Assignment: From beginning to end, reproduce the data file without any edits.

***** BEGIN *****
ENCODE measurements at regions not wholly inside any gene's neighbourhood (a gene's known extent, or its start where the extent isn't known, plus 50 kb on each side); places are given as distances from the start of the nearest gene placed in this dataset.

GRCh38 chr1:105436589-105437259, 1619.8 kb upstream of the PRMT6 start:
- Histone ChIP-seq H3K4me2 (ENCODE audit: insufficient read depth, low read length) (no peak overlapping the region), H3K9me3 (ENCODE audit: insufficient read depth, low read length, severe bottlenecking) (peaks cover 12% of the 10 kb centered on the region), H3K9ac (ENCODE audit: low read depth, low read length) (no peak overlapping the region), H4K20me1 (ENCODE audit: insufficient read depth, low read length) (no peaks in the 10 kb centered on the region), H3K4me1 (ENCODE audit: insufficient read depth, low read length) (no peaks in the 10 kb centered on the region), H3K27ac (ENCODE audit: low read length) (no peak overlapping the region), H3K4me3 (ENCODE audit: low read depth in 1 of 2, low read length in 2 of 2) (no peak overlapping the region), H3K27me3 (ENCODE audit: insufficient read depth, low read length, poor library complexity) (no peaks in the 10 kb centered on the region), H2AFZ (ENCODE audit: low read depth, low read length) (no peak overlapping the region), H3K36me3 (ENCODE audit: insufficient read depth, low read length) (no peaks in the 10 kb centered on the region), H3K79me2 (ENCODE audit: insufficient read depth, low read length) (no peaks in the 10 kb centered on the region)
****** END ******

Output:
ENCODE measurements at regions not wholly inside any gene's neighbourhood (a gene's known extent, or its start where the extent isn't known, plus 50 kb on each side); places are given as distances from the start of the nearest gene placed in this dataset.

GRCh38 chr1:105436589-105437259, 1619.8 kb upstream of the PRMT6 start:
- Histone ChIP-seq H3K4me2 (ENCODE audit: insufficient read depth, low read length) (no peak overlapping the region), H3K9me3 (ENCODE audit: insufficient read depth, low read length, severe bottlenecking) (peaks cover 12% of the 10 kb centered on the region), H3K9ac (ENCODE audit: low read depth, low read length) (no peak overlapping the region), H4K20me1 (ENCODE audit: insufficient read depth, low read length) (no peaks in the 10 kb centered on the region), H3K4me1 (ENCODE audit: insufficient read depth, low read length) (no peaks in the 10 kb centered on the region), H3K27ac (ENCODE audit: low read length) (no peak overlapping the region), H3K4me3 (ENCODE audit: low read depth in 1 of 2, low read length in 2 of 2) (no peak overlapping the region), H3K27me3 (ENCODE audit: insufficient read depth, low read length, poor library complexity) (no peaks in the 10 kb centered on the region), H2AFZ (ENCODE audit: low read depth, low read length) (no peak overlapping the region), H3K36me3 (ENCODE audit: insufficient read depth, low read length) (no peaks in the 10 kb centered on the region), H3K79me2 (ENCODE audit: insufficient read depth, low read length) (no peaks in the 10 kb centered on the region)